- New Requirements for Prescribing Controlled Substances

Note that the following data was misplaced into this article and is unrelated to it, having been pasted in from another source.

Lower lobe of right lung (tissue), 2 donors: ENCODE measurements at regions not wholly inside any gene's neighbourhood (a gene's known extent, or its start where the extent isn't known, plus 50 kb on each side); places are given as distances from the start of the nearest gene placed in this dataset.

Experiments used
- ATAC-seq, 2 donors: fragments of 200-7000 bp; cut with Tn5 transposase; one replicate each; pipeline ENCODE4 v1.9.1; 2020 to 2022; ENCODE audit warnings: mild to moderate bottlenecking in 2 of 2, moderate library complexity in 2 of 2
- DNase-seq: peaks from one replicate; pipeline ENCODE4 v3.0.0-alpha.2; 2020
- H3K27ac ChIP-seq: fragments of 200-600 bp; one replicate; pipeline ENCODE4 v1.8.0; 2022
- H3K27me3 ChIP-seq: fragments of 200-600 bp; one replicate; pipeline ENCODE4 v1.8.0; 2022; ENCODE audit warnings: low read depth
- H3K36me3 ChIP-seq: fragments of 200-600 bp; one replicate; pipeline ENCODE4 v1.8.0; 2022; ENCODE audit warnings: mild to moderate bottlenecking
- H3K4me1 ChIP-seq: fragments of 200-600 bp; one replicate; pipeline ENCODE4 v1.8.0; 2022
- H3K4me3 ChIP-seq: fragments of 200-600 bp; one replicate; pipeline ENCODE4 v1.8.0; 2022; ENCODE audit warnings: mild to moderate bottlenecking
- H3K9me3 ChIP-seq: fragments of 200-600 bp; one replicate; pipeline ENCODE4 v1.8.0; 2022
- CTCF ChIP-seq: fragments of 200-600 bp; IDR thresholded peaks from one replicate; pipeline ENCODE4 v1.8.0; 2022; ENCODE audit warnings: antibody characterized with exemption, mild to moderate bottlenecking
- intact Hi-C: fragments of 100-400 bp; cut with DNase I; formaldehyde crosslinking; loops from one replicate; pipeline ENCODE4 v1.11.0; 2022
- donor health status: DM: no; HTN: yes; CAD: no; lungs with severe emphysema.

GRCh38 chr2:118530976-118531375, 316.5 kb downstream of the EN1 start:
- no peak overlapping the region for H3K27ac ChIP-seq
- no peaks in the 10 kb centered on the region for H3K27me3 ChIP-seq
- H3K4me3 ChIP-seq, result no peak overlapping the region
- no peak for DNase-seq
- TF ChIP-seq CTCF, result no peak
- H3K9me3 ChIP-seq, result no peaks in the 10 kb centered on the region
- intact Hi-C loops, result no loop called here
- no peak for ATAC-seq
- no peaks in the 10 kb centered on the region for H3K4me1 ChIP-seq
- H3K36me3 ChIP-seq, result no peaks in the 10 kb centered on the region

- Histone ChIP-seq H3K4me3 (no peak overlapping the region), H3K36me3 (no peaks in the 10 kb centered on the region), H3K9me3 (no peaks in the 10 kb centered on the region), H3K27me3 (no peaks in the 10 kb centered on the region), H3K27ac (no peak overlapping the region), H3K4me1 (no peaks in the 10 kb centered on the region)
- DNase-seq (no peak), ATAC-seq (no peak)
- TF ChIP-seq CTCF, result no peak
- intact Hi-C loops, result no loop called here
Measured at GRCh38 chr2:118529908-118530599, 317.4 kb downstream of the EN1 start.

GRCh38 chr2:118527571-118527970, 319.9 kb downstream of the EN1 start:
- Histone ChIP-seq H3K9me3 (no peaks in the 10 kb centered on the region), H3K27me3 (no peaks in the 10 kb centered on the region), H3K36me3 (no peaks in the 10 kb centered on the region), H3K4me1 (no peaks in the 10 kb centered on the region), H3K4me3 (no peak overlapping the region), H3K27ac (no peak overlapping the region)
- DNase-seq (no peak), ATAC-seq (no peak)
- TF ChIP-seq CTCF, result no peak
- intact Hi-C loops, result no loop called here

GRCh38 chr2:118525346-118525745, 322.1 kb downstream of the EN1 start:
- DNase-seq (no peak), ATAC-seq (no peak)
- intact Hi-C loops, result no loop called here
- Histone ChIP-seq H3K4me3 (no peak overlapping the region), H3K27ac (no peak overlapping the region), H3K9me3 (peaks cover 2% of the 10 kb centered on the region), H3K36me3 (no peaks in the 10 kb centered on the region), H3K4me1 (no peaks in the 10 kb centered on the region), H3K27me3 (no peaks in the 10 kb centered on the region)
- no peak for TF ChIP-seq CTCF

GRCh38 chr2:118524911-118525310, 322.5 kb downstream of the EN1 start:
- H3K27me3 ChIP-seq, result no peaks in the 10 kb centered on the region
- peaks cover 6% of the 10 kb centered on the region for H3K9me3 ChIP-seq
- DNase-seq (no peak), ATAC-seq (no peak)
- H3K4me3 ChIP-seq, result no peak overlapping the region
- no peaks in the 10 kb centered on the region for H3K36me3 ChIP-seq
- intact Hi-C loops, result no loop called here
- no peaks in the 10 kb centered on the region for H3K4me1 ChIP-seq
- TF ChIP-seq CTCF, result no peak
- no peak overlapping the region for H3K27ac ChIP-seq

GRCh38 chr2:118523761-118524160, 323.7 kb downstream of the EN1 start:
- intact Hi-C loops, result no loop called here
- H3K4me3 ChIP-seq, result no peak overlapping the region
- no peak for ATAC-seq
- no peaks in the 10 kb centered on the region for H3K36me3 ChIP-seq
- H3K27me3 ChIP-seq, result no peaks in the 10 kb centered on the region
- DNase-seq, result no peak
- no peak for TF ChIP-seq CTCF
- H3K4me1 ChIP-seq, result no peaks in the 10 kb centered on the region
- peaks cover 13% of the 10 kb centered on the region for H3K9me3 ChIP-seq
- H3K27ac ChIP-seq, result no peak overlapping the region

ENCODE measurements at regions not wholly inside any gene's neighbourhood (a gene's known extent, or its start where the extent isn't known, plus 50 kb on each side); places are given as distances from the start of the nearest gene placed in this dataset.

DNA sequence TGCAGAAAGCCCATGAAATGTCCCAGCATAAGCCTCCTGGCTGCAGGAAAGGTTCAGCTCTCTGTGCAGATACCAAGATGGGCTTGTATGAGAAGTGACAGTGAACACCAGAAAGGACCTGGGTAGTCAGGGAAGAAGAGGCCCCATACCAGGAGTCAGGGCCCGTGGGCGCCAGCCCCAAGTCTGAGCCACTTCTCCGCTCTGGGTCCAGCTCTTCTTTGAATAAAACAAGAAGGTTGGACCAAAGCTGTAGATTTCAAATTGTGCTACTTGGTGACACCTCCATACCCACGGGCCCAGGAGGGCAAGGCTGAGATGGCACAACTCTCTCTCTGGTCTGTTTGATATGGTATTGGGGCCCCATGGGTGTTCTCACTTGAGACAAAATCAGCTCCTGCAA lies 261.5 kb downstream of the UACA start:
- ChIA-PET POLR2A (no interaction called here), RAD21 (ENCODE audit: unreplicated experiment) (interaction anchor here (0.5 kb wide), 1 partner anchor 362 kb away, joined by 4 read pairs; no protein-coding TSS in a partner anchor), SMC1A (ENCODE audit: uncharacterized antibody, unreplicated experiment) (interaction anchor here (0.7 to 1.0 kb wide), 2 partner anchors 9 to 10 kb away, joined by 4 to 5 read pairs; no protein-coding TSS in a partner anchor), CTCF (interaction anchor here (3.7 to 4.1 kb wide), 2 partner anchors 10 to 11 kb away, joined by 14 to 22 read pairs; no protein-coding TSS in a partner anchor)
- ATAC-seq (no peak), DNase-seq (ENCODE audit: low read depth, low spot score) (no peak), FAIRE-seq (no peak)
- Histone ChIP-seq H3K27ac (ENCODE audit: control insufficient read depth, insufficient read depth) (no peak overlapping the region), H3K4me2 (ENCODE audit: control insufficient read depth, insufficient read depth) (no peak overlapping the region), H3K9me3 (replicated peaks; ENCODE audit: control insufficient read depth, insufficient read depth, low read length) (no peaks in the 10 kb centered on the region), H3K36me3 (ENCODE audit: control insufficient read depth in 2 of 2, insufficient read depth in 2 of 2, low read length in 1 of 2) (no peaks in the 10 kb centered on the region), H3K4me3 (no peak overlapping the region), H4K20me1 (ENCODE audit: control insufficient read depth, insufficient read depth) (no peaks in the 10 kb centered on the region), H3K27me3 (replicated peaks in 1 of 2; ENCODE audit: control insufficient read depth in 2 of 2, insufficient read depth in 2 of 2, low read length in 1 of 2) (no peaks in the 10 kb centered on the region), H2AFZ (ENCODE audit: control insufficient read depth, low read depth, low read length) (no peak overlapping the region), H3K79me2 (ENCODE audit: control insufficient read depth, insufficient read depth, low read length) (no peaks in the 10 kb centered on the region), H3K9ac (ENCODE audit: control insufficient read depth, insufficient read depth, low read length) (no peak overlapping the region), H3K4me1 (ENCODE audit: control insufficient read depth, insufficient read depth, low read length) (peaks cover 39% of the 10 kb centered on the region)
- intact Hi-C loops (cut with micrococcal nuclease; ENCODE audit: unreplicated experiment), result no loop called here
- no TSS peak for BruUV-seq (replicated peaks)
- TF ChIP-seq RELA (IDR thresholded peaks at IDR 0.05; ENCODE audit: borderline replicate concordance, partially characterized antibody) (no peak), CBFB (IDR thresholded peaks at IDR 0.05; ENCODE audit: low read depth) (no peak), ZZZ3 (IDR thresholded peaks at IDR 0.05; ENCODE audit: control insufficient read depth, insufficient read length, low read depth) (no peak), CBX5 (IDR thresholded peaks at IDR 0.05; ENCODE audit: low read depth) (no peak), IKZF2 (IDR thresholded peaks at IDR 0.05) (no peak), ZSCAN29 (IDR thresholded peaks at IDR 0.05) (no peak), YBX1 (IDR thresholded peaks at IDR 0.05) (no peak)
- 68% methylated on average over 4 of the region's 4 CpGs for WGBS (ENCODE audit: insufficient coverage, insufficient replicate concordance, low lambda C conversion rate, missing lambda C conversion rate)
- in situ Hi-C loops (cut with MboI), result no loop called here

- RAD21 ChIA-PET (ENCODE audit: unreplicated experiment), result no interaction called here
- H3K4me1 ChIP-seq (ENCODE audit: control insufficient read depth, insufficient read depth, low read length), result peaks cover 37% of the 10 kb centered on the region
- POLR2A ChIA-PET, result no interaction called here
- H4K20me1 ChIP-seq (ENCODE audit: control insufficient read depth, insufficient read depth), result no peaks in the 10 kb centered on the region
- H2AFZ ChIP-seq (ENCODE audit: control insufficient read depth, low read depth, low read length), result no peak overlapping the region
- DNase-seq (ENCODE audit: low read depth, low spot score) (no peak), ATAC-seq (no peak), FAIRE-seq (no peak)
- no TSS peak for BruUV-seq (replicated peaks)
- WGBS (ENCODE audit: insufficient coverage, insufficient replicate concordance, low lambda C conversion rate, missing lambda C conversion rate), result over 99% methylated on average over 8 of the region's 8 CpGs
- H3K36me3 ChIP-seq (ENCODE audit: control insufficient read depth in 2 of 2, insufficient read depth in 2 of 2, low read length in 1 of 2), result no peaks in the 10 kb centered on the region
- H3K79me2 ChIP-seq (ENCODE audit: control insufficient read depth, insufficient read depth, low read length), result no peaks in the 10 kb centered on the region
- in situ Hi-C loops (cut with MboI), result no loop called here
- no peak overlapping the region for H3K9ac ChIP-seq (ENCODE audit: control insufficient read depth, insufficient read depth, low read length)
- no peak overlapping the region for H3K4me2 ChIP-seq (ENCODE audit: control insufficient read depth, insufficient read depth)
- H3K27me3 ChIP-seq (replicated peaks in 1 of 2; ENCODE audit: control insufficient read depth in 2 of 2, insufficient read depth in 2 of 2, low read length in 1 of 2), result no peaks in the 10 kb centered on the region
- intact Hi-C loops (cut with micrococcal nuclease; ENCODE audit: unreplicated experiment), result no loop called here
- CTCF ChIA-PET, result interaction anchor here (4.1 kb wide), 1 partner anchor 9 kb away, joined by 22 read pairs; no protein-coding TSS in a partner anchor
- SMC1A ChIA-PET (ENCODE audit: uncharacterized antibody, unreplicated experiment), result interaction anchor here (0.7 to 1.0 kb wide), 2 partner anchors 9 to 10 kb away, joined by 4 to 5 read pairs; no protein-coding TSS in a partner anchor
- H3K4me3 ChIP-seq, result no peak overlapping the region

In addition to regulating pain clinics, the Pill Mill Bill imposes specific clinical and documentation standards on all practitioners prescribing any Schedule II controlled substance or a Schedule III controlled substance containing hydrocodone, irrespective of whether the practitioner is practicing in a "pain management facility" as defined by the legislation. Now, by statute, a practitioner who prescribes any Schedule II controlled substance or a Schedule III controlled substance containing hydrocodone is required to (1) obtain a complete medical history and conduct a physical examination of the patient and document the information in the patient's medical record; (2) perform a Kentucky All Schedules Prescription Electronic Reporting ("KASPER") system search for all available data on a patient; (3) make a written treatment plan stating the objectives of the treatment and diagnostic examinations required; (4) discuss the risks and benefits of the use of controlled substances with the patient, the patient's parent, or a legal guardian that include the risk of tolerance and drug dependence; and (5)obtain written consent for the treatment. The legislation further requires the practitioner to review the course of treatment at reasonable intervals and provide any new information about the treatment to the patient. As part of the review of the course of treatment, a practitioner is required to query the KASPER system not less than once every three (3) months for all available data on the patient and review that data before issuing any new prescription or refills for the patient for any Schedule II controlled substance or a Schedule III controlled substance containing hydrocodone.